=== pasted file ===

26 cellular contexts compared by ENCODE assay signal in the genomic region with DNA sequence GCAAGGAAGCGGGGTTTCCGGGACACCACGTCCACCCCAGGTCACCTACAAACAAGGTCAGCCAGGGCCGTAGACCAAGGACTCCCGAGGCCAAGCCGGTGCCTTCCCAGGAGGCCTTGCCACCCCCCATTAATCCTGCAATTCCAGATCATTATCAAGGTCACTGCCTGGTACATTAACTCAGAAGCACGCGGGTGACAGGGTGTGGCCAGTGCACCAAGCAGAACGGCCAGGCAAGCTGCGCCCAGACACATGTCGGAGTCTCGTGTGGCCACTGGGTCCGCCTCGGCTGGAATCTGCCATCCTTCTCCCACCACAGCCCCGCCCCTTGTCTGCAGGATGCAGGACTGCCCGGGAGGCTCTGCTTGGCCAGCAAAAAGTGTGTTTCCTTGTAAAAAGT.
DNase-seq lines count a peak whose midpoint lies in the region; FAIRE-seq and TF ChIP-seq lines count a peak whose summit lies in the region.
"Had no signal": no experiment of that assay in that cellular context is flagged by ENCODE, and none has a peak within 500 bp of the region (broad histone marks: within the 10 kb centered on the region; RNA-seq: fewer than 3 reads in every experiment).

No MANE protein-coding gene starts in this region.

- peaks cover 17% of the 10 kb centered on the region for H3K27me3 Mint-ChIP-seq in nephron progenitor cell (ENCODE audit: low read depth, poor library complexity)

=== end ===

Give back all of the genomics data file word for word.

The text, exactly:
26 cellular contexts compared by ENCODE assay signal in the genomic region with DNA sequence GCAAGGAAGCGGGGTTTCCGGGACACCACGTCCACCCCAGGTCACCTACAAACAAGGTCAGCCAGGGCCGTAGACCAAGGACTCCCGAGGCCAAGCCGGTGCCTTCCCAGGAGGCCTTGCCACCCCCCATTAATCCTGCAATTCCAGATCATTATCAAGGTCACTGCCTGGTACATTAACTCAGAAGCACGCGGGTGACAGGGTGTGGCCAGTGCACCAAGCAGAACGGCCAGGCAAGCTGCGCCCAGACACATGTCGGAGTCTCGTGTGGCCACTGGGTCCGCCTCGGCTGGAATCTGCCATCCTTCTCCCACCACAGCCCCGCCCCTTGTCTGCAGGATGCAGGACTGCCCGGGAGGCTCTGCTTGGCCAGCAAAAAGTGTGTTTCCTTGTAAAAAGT.
DNase-seq lines count a peak whose midpoint lies in the region; FAIRE-seq and TF ChIP-seq lines count a peak whose summit lies in the region.
"Had no signal": no experiment of that assay in that cellular context is flagged by ENCODE, and none has a peak within 500 bp of the region (broad histone marks: within the 10 kb centered on the region; RNA-seq: fewer than 3 reads in every experiment).

No MANE protein-coding gene starts in this region.

- peaks cover 17% of the 10 kb centered on the region for H3K27me3 Mint-ChIP-seq in nephron progenitor cell (ENCODE audit: low read depth, poor library complexity)